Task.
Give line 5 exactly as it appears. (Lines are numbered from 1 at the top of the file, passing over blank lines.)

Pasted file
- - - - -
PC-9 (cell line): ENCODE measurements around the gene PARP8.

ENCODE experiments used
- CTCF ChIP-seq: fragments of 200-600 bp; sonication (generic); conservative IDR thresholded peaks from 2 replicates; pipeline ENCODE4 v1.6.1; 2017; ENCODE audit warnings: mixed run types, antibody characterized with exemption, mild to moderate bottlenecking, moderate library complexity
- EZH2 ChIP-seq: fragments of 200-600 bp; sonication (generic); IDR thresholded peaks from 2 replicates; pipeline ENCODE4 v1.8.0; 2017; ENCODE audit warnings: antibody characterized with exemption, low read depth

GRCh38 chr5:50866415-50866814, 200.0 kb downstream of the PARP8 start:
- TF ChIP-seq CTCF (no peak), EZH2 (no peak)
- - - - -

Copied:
GRCh38 chr5:50866415-50866814, 200.0 kb downstream of the PARP8 start: